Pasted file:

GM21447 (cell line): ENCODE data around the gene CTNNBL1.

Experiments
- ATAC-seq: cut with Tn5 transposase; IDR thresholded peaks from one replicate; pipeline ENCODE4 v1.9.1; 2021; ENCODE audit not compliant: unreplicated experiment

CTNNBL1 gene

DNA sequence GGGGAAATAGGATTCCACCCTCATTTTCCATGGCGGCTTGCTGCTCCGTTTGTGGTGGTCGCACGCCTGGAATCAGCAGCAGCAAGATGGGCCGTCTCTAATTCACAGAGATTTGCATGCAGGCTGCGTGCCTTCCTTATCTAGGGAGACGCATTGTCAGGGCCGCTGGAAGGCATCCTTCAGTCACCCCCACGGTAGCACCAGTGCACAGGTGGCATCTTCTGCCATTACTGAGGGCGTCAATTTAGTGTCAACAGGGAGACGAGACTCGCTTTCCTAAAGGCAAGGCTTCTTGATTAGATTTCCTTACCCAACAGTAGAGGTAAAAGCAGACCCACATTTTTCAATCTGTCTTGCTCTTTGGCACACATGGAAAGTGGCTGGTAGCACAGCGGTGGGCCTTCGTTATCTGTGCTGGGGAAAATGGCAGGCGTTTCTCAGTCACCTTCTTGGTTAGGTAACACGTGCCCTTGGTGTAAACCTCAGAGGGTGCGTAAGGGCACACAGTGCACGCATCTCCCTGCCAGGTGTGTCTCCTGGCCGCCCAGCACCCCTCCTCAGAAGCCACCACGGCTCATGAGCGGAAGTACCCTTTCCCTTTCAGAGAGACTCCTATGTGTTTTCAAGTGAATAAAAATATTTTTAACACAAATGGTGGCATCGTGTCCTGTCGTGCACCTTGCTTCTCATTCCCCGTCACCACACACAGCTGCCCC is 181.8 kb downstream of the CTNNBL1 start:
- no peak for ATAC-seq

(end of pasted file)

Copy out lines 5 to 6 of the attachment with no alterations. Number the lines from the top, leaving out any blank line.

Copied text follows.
DNA sequence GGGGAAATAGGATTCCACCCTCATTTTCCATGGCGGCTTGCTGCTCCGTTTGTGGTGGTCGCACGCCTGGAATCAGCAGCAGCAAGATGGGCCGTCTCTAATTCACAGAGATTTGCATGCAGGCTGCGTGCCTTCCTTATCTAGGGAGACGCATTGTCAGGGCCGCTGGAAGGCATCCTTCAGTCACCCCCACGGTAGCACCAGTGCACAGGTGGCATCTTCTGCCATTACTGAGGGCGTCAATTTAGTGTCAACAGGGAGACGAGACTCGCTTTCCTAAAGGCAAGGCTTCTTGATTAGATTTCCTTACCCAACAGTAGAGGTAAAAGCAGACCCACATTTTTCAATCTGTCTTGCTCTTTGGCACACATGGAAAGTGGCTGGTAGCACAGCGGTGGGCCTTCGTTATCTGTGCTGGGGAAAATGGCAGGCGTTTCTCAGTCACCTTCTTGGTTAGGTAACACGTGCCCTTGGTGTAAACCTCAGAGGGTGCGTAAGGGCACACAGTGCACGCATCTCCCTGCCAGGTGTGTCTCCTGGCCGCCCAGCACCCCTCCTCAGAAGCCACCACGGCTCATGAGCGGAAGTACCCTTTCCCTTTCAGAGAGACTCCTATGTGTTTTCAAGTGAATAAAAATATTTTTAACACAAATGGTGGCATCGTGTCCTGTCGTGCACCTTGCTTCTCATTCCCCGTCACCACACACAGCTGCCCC is 181.8 kb downstream of the CTNNBL1 start:
- no peak for ATAC-seq